*As of June 2022, Brunswick County’s current wholesale customers include Bald Head Island, Holden Beach, Brunswick Regional Water and Sewer (H2Go), Oak Island, Ocean Isle Beach, Shallotte, and Southport.

Private Well Users

The North Carolina Department of Environmental Quality (NC DEQ) has a consent order in place that requires Chemours to test private wells for PFAS if they are located within a certain distance to the Chemours facility near Fayetteville or the Lower Cape Fear River. If this could apply to you, contact NCDEQ at (910) 678-1100 for those in the lower Cape Fear (Brunswick, Columbus, New Hanover, and Pender counties).

For private well users that fall outside the eligible testing areas, you can review the North Carolina Department of Health and Human Service’s PFAS Testing and Treatment Factsheet to find a lab that can test your well.

 

PFAS (PFOA, PFOS, GenX, PFBS) has been detected in my water. Is it safe to drink?

Generally, the lower the levels, the lower the risk.

For GenX and PFBS:
  • If above health advisory levels: The levels of GenX/PFBS in your water would increase the risk of health effects based on the EPA health advisory levels for these compounds.
  • If below health advisory levels: The levels of GenX/PFBS in your water are not expected to increase the risk of health effects associated with these compounds.
For PFOA and PFOS:

The new EPA health advisory levels for PFOA and PFOS are below levels that can be detected with current commercial laboratory testing. Therefore, any detection of either PFOA or PFOS in drinking water could represent an increased health risk.

 

PFAS (PFOA, PFOS, GenX, PFBS) has been detected in my water supply. Can I shower, bathe, wash clothes/dishes, water my plants, etc.?

Yes. Based on the current science, only a small amount of PFAS gets into your body through skin, so little PFAS exposure would come from showering, bathing, and similar activities.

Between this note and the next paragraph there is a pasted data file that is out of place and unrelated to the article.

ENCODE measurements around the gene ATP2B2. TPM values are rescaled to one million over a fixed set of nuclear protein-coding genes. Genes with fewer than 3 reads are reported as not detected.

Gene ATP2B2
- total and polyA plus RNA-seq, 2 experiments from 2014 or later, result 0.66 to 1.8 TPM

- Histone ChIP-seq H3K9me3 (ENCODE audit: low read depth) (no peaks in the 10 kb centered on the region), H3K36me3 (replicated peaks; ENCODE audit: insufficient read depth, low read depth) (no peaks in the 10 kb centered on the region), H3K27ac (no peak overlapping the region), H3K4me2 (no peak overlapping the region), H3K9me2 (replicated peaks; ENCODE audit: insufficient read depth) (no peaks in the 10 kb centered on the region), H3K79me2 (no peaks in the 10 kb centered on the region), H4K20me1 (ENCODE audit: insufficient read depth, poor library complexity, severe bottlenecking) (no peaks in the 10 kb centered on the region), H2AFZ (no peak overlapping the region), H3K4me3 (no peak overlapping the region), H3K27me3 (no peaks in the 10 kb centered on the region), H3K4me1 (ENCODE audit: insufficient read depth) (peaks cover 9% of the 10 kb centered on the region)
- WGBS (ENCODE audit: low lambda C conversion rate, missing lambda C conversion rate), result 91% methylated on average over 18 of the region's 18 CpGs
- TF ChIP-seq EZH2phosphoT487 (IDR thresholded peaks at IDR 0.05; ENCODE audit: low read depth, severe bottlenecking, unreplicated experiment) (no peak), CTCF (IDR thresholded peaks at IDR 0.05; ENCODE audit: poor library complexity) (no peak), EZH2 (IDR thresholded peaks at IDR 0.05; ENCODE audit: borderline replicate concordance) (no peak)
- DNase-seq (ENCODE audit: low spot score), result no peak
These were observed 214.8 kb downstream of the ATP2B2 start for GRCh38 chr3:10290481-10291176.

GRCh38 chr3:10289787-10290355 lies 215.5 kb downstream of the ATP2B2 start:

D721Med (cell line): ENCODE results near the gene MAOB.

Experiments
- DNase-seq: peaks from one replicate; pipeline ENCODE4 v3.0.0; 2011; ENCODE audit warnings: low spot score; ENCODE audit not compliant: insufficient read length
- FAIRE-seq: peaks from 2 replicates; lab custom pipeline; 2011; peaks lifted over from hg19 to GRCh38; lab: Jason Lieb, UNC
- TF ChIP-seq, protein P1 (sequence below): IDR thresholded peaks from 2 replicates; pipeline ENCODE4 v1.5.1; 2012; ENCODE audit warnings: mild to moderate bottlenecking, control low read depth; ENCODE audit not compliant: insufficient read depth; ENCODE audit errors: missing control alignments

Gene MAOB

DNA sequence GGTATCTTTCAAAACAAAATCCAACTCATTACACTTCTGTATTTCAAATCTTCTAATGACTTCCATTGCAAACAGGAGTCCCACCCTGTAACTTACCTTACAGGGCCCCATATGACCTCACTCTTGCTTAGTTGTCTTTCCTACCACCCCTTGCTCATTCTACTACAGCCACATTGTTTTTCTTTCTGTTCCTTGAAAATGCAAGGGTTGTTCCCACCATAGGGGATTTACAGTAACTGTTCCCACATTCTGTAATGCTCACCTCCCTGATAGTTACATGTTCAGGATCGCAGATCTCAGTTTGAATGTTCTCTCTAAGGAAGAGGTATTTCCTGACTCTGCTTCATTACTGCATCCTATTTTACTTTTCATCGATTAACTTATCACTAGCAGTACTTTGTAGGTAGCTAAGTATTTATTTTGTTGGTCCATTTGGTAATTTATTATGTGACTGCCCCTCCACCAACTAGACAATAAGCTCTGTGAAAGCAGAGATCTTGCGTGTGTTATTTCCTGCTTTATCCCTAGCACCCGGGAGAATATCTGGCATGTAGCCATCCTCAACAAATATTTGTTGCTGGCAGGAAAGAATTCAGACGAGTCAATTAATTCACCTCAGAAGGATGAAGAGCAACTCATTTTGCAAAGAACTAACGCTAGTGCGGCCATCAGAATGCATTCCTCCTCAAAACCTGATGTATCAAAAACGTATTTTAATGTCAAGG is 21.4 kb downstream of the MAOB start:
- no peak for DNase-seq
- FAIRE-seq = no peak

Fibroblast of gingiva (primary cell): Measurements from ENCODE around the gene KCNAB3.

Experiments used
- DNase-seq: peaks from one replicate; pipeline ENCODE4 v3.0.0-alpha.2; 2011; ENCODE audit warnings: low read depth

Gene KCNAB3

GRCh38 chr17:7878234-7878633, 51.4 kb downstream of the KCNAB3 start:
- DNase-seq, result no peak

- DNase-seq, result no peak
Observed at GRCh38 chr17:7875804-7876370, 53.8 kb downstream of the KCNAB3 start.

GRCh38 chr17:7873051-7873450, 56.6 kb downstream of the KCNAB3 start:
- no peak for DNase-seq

Typical follow-up: What about brushing my teeth?

  • The amount of water ingested while brushing teeth is minimal relative to the amount of water typically consumed through eating and Exposures from brushing teeth would present a minimal health risk.

 

Can I use my water to mix my babies’ formula?

For GenX and PFBS:

The health advisory levels were calculated for the most sensitive populations, e.g., infants. If the GenX or PFBS is below the advisory level, then it is not expected to increase risk of health effects and can be used.

For PFOA and PFOS:

The new EPA health advisory levels for PFOA and PFOS are below levels that can be detected with current commercial laboratory testing. Therefore, any detection of either PFOA or PFOS in drinking water could represent an increased health risk and we would recommend using an alternate source or filtered water.

 

PFAS (PFOA, PFOS, GenX, PFBS) has been detected in my water supply. Is it safe for pets or animals?

Health advisory levels are established for humans. It is up to each pet owner to decide whether to offer water with PFAS detections to pets or animals.

At this time, scientists are still learning about the health effects of exposures to mixtures of different PFAS. One way to learn about whether PFAS will harm people is to do studies on lab animals.

  • Most of these studies have tested doses of PFAS that are higher than levels found in the environment.